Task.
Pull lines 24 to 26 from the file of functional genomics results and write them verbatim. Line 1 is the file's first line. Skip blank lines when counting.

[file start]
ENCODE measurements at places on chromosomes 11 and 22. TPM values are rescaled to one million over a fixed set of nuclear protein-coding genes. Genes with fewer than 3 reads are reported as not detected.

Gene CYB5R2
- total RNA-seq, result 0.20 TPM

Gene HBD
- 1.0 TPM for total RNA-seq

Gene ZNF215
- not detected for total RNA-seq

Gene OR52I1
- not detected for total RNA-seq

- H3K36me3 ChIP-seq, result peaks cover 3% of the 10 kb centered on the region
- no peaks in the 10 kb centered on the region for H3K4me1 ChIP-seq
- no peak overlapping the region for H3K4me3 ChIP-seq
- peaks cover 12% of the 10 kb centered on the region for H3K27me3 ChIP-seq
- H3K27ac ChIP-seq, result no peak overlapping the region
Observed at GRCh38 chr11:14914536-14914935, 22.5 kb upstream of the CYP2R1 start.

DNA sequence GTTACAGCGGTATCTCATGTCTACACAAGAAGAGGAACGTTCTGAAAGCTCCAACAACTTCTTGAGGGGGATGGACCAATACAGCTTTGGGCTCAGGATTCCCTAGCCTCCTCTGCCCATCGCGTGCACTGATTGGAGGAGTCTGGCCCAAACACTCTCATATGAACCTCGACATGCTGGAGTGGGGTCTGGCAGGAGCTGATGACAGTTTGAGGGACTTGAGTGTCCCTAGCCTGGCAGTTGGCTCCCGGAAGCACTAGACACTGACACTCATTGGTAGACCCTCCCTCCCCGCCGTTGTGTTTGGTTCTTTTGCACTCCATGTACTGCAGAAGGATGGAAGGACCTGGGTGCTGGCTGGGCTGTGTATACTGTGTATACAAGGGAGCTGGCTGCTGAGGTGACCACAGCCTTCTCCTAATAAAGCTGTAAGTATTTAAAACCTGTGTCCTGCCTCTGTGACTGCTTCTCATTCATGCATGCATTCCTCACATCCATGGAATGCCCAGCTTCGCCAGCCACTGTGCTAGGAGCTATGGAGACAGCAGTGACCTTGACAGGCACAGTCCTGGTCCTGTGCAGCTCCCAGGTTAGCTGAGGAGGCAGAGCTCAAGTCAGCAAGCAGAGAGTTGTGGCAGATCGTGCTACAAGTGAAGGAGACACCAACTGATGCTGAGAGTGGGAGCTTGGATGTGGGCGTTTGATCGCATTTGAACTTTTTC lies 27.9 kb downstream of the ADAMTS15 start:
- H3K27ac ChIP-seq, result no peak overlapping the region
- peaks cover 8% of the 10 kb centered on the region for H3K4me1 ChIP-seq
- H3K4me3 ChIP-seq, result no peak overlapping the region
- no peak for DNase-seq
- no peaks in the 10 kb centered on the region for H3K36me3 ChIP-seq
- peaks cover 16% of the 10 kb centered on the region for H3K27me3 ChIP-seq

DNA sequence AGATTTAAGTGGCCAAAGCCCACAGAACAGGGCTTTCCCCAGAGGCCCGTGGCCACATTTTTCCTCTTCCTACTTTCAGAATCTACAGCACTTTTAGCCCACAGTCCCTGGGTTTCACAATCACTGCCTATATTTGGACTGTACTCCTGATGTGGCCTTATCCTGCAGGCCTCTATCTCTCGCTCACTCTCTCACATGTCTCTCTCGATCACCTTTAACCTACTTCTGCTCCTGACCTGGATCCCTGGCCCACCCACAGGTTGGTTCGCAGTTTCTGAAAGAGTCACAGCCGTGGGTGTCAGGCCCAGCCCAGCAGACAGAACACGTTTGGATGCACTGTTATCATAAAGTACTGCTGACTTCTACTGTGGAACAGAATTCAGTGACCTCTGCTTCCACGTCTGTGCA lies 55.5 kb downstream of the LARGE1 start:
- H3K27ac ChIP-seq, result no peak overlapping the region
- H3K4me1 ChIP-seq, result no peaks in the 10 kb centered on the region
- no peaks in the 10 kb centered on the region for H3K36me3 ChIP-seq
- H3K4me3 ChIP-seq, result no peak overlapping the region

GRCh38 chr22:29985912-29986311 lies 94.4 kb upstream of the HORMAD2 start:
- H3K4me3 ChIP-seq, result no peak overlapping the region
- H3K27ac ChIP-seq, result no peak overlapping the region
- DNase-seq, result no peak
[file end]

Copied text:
- H3K27ac ChIP-seq, result no peak overlapping the region
- H3K4me1 ChIP-seq, result no peaks in the 10 kb centered on the region
- no peaks in the 10 kb centered on the region for H3K36me3 ChIP-seq